The DACA dilemma is challenging ... for the more than 800,000 children and families in the nation who are experiencing anguish over immigration status uncertainty as well as for the employers who have hired DACA recipients. The President's elimination of the DACA program last week impacts close to 40,000 young people in Arizona today. Prior to the President's action, we heard emotional appeals by the young people and watched rallies occur across the country. As the largest Latino business organization in Arizona, we are focused on the economic and workforce debate and commit to work with our Congressional delegation to promote the merits of our DREAMers, as the undocumented immigrants brought here as children are often referred to.
We have six months before our nation begins feeling the full effect of the Trump administration's elimination of the DACA program (which stands for Deferred Action for Childhood Arrivals, a program established by President Barack Obama to allow undocumented immigrants who arrived here as children to avoid deportation if they registerered with the government). A recent study estimates that over 1,400 jobs will be lost every business day as DACA renewals are halted (Business FWD). If a legislative solution by Congress is not finalized prior to December and DACA recipients are deported, this will equate to a $460.3 billion economic impact to our national GDP and a loss of $24.6 billion in Social Security and Medicare tax contributions. These are numbers that should sway any legislator or political leader regardless of party affiliation.
We believe President Trump acted prematurely and rashly in eliminating the program. DACA was always designed to be temporary, but repealing the program without a process for individuals currently protected by it to continue to live and work in the United States will place an extreme hardship on U.S. businesses, on local communities, and on the American economy. DACA was not a perfect program, and improvements must be made in new legislation to address the young person's legal status for work and school while also speaking to the ongoing multi-state debate surrounding the right to a driver's license and the cost of higher education.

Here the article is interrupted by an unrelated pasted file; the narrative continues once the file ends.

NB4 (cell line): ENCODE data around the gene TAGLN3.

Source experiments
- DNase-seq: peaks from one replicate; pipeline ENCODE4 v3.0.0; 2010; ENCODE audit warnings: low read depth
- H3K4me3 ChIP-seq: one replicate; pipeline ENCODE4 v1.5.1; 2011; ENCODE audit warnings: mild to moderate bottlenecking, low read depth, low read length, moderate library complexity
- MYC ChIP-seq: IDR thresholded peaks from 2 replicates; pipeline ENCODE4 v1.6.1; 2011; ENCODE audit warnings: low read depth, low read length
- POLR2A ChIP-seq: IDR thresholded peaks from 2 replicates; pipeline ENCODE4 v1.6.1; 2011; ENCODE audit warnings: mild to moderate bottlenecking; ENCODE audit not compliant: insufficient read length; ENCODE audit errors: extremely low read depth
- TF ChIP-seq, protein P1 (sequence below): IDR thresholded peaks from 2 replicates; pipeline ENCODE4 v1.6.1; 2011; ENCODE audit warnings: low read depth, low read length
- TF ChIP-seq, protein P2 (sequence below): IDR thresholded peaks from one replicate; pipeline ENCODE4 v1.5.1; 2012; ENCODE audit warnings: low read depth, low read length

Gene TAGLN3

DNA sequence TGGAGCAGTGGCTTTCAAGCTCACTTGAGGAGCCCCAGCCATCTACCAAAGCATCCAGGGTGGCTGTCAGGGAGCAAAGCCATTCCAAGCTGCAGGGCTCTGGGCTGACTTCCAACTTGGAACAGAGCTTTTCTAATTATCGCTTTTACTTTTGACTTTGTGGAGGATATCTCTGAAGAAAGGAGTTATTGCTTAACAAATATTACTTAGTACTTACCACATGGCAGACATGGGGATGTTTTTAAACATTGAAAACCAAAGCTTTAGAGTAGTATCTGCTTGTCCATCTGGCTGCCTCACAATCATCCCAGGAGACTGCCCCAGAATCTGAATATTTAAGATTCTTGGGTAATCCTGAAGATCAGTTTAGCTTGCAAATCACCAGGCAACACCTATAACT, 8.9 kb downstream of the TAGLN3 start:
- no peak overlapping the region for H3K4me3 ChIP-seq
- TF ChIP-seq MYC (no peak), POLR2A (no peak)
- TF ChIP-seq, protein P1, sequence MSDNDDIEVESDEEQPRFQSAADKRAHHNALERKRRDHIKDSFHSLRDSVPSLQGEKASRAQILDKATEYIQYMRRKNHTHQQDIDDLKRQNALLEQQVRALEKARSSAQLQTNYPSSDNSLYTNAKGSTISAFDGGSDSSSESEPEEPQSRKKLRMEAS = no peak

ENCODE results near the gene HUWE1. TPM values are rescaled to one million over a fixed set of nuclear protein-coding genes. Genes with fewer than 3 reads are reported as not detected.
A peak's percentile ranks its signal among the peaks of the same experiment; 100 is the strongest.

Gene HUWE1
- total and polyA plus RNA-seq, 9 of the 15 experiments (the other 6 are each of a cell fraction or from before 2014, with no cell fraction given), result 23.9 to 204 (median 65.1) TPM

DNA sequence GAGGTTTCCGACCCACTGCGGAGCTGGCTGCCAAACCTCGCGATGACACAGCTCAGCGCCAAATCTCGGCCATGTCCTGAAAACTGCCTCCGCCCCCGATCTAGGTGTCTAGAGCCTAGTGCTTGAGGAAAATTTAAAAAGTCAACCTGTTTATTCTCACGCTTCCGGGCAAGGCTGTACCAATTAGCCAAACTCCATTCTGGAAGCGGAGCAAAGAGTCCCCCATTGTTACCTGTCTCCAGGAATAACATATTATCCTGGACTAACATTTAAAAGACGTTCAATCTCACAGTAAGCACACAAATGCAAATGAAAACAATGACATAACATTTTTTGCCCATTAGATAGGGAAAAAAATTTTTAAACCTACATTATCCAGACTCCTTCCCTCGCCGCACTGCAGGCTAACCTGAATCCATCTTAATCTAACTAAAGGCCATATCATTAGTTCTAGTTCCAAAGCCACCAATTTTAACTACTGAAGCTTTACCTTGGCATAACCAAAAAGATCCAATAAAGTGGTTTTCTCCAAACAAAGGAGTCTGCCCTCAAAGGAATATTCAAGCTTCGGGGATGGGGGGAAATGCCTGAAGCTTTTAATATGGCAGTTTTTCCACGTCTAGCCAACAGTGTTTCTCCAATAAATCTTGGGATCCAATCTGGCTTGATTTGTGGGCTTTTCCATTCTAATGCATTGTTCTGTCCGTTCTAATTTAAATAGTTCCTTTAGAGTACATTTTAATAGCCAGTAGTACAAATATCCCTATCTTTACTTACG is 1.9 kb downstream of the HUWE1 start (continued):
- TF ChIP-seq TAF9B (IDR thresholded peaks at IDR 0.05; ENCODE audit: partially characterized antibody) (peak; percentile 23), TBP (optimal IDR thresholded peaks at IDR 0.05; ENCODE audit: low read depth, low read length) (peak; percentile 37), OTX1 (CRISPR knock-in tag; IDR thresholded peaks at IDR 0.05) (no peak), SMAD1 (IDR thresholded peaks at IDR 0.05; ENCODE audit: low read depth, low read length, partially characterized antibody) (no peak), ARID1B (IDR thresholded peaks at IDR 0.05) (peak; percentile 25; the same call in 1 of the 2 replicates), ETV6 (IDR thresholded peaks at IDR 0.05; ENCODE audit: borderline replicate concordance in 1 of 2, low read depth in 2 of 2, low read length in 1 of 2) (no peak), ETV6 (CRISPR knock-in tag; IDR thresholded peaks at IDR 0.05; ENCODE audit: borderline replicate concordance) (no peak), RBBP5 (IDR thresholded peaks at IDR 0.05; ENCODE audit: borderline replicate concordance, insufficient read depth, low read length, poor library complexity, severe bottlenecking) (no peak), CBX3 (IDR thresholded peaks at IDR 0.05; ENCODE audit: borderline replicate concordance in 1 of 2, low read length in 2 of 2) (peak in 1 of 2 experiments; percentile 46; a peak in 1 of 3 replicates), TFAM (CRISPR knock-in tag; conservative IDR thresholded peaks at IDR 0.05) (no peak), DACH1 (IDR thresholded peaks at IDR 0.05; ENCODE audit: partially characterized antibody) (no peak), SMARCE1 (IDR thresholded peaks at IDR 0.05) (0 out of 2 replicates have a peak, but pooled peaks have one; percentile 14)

Who are the DACA recipients? They are young people who have grown up in America, registered with our government, submitted to extensive background checks, and are diligently giving back to our communities and paying income taxes. DACA recipients applied for this status by paying a $465 fee and submitting their documentation. With the confusion and media attention surrounding the DACA program, there are thousands of eligible young people who did not participate. According to the New American Economy, more than 97 percent are in school or in the workforce, 5 percent started their own business, 65 percent have purchased a vehicle, and 16 percent have purchased their first home. At least 72 percent of the top 25 Fortune 500 companies count DACA recipients among their employees.
What is our risk while DACA is negotiated in Congress? The United States is now at risk of businesses prematurely firing employees or probing workers for information on their immigration status. A study by Magaña-Salgado in 2016 estimates that such action will cost employers $3.4 billion in unnecessary turnover costs, and would cut contributions to Medicare and Social Security by $24.6 billion over a decade. The reality is that unless Congress passes alternative immigration laws to protect DACA recipients, businesses will be forced to start laying off these employees as their work permits expire. The young people eligible for the DACA program are vital to the future of our companies and our economy. With them, we grow and create jobs.
President Trump has started the clock ticking. Businesses throughout our nation are depending on our Congress to approve legislation this fall that would provide these young people raised in our country a permanent solution. Join our Chamber Advocacy network at www.tucsonhispanicchamber.org/businessadvocacycenter.html.